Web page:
Augmented-reality technology superimposes computer-generated content over live images viewed through cameras. It's expected to be the next wave of mobile innovation.
ARcade by HPSC
Augmented reality, or AR, is a term that refers to technology that superimposes computer-generated content over live images viewed through cameras. The technology, which has been used in gaming and in military applications on computers, has been around for years. It's expected to be the next wave of mobile innovation.
The Layar Augmented Reality Browser for Android phones allows developers to build AR into their apps. HPSC has created an augmented-reality version of the popular 1980s arcade game Pac-Man. In this game, players run after a blinking dot and users get points for every dot that Pac-Man eats.
DNL Pro has used the Layar Augmented Reality Browser to create Message Central, which allows users to leave messages on customized billboards around them. All users are then able to read the messages on 3D augmented reality objects.
Elipse Ad has used the Layar browsing technology to create the Surprise Me app that allows friends to leave augmented reality gifts for friends to find using their phones' cameras. The way it works is you open the application in the camera view and see what your friends have left you, or what other people may have shared. They could leave photos, audio files, and text gifts all around you.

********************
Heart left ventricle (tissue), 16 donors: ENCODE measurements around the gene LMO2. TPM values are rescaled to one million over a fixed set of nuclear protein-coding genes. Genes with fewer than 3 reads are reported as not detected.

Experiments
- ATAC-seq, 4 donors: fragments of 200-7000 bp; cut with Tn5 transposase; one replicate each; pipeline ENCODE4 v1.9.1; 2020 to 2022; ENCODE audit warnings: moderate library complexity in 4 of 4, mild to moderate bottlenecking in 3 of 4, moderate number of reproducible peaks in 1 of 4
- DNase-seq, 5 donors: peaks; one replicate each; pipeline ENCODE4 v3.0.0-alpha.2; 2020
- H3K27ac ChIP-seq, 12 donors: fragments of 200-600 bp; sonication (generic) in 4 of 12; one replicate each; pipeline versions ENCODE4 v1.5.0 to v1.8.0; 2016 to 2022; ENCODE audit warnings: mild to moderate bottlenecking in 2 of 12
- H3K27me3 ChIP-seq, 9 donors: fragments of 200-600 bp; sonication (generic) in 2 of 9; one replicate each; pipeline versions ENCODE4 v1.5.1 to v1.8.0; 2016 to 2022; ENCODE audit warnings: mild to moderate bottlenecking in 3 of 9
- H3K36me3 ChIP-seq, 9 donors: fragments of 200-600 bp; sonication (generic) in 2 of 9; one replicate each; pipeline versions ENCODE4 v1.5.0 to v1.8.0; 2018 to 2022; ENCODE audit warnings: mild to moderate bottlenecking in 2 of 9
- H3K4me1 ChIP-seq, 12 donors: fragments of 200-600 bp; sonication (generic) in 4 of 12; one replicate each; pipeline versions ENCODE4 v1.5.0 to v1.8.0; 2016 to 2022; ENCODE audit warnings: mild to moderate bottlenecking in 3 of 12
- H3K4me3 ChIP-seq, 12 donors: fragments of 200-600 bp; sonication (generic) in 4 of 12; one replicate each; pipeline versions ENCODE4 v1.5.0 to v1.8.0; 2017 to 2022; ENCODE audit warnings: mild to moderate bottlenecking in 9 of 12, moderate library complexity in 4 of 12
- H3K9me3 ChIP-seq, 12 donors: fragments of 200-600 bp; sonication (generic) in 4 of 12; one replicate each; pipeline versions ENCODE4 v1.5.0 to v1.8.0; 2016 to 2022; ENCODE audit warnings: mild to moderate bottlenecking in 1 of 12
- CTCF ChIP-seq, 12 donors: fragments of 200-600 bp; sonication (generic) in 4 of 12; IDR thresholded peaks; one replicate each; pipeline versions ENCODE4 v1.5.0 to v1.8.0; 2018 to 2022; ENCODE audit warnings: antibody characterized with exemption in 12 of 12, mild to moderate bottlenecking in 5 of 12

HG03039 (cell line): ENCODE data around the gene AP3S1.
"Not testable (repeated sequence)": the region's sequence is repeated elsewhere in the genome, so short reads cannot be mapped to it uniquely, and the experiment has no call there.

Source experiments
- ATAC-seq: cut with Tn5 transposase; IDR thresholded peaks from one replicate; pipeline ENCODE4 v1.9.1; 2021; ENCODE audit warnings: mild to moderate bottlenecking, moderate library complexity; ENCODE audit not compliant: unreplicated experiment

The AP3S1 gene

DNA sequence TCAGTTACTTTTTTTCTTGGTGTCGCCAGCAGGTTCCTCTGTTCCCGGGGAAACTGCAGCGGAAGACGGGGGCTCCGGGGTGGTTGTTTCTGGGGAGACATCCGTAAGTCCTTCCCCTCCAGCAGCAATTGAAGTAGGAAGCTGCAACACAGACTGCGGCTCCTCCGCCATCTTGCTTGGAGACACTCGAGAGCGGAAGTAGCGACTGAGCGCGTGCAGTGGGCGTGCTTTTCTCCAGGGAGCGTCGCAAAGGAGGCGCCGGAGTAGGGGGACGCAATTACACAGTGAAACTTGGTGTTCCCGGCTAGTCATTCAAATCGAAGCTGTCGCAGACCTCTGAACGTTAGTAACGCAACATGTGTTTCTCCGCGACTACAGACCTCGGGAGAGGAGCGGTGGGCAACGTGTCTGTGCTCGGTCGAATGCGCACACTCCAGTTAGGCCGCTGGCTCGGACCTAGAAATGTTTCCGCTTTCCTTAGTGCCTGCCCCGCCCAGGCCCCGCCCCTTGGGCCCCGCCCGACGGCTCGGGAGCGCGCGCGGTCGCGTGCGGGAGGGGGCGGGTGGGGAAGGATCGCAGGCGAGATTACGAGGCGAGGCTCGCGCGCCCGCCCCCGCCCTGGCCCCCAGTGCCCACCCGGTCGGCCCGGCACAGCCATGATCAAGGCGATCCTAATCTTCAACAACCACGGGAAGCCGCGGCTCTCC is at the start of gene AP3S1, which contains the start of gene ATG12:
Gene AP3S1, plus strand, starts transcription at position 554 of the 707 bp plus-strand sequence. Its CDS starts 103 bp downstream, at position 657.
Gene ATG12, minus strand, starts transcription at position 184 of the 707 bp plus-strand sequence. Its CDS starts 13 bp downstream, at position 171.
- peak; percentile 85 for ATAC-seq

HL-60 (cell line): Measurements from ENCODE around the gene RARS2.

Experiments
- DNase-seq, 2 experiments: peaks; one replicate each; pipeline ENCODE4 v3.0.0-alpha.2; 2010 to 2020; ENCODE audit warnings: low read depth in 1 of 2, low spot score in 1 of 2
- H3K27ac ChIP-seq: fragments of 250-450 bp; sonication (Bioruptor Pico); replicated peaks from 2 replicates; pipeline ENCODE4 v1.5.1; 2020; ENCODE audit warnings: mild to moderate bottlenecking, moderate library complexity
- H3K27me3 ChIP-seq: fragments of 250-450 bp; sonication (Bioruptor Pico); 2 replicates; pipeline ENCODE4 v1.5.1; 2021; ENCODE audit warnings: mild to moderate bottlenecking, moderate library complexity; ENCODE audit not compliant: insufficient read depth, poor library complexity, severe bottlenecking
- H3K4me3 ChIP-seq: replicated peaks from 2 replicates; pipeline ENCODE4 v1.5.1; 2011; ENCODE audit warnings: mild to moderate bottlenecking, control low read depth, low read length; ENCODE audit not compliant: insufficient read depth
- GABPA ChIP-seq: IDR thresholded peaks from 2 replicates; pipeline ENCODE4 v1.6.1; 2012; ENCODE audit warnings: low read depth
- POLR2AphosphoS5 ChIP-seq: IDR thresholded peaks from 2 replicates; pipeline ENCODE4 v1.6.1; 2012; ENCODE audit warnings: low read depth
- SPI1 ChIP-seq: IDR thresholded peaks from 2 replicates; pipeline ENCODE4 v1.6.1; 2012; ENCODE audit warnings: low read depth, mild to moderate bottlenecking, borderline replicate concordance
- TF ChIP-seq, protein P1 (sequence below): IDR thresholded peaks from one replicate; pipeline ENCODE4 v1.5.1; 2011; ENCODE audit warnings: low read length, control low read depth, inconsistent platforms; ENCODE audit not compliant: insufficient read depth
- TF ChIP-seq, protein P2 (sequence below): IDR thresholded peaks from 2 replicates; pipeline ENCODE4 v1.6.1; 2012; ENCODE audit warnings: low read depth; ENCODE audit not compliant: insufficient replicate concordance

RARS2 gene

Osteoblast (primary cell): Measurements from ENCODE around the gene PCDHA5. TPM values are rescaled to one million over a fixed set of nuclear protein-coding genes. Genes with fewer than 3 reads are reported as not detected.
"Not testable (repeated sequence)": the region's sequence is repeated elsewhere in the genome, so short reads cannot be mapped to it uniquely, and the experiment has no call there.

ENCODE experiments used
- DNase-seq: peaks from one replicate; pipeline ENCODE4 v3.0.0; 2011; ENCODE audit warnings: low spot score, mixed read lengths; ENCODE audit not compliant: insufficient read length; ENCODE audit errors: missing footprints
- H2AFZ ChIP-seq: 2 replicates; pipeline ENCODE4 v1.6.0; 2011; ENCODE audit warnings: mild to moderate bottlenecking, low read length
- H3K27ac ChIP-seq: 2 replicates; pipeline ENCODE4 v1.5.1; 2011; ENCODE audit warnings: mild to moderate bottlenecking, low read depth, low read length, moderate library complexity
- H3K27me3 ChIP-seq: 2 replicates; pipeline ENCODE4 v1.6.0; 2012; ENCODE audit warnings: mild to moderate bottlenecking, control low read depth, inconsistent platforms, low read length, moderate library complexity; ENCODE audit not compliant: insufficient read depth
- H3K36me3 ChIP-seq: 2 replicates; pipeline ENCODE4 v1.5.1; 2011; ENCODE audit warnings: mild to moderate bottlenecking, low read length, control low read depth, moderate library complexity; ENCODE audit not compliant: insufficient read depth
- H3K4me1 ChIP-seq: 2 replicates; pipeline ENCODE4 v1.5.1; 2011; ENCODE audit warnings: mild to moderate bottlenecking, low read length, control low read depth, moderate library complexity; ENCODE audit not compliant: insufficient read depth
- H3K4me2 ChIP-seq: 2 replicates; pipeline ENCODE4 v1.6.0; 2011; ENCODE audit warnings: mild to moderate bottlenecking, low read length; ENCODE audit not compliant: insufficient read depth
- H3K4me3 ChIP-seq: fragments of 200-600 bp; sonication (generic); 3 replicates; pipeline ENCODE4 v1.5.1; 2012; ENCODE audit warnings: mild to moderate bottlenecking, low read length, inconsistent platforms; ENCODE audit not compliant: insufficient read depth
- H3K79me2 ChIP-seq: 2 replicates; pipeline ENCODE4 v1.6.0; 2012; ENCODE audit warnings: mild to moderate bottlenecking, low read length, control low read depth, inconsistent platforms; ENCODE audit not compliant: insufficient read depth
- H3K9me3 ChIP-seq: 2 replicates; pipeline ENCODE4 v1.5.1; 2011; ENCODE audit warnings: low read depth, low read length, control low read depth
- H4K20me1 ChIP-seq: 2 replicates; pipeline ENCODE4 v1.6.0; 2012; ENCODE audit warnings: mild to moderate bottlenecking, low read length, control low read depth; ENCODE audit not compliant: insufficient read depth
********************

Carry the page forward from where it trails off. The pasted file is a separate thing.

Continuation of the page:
Augmented reality apps have also been developed for the iPhone. A company called PresseLite has developed a version of the Metro Paris Subway application that uses augmented reality. The icons that are overlaid on the screen display information about where the Paris subway stops are when you look at the city via the iPhone camera.
Acrossair has developed an augmented-reality application for the New York Subway system. It allows you to hold up the phone and look through the camera and see on the screen where the closest subway is. It also points toward other New York City tourist destinations and landmarks and provides the approximate distance.
The Wikitude World Browser was one of the first practical augmented-reality mobile applications that was available worldwide. It overlays information about the surrounding landmarks, so when people look at the screen of their cell phone they can read about the area.